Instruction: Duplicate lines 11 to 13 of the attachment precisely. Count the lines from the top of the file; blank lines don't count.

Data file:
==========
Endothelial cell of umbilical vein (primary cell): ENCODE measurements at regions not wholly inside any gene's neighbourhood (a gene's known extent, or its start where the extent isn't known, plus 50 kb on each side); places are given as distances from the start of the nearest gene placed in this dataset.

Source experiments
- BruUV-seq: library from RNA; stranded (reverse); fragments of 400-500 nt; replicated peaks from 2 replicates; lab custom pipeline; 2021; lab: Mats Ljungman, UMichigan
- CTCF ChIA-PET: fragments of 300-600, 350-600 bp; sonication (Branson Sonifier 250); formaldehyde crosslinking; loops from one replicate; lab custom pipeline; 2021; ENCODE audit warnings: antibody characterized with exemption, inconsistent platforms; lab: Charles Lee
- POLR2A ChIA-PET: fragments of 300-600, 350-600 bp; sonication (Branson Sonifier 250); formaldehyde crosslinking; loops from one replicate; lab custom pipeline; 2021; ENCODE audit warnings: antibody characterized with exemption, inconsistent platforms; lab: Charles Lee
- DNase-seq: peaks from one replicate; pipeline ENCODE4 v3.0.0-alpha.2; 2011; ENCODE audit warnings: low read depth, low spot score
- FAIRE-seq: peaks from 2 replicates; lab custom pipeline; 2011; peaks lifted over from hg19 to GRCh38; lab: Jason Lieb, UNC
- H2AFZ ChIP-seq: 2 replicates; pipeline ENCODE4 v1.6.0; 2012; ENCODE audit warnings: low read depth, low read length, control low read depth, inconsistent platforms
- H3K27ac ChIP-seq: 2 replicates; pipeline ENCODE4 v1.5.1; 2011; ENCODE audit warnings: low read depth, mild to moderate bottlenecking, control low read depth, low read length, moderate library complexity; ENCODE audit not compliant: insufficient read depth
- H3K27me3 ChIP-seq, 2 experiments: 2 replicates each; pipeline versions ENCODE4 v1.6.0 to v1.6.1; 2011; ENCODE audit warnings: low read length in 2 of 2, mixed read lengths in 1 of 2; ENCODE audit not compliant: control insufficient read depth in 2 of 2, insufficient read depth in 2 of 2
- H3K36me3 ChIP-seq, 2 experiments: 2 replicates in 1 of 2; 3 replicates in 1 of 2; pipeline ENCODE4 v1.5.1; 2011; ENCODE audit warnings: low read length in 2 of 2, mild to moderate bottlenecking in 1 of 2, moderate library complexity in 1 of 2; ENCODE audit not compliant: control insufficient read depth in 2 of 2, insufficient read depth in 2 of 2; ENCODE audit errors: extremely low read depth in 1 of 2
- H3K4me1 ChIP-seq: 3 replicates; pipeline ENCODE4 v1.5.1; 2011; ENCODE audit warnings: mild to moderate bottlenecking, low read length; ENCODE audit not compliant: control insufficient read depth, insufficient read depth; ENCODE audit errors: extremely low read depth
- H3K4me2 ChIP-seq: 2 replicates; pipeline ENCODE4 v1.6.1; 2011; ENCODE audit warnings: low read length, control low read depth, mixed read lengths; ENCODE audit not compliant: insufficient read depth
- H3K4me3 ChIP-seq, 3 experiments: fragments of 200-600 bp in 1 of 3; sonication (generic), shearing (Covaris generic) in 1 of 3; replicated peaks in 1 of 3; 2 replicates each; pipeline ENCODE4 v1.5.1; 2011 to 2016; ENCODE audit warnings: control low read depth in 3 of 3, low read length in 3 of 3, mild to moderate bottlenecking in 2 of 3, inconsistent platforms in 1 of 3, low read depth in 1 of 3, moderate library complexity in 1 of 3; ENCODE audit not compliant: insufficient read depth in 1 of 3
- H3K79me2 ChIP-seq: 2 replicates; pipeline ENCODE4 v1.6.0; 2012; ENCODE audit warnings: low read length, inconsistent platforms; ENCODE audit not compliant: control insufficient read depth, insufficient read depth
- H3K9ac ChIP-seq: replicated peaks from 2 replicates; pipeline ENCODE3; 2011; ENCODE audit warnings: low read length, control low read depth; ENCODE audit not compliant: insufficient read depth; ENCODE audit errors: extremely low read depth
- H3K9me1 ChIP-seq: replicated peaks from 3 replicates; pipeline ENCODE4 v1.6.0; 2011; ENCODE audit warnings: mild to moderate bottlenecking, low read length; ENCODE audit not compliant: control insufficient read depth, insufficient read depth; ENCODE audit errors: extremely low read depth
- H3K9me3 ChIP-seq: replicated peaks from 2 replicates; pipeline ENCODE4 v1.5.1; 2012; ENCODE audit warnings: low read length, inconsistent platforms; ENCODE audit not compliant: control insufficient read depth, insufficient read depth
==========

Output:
- H3K36me3 ChIP-seq, 2 experiments: 2 replicates in 1 of 2; 3 replicates in 1 of 2; pipeline ENCODE4 v1.5.1; 2011; ENCODE audit warnings: low read length in 2 of 2, mild to moderate bottlenecking in 1 of 2, moderate library complexity in 1 of 2; ENCODE audit not compliant: control insufficient read depth in 2 of 2, insufficient read depth in 2 of 2; ENCODE audit errors: extremely low read depth in 1 of 2
- H3K4me1 ChIP-seq: 3 replicates; pipeline ENCODE4 v1.5.1; 2011; ENCODE audit warnings: mild to moderate bottlenecking, low read length; ENCODE audit not compliant: control insufficient read depth, insufficient read depth; ENCODE audit errors: extremely low read depth
- H3K4me2 ChIP-seq: 2 replicates; pipeline ENCODE4 v1.6.1; 2011; ENCODE audit warnings: low read length, control low read depth, mixed read lengths; ENCODE audit not compliant: insufficient read depth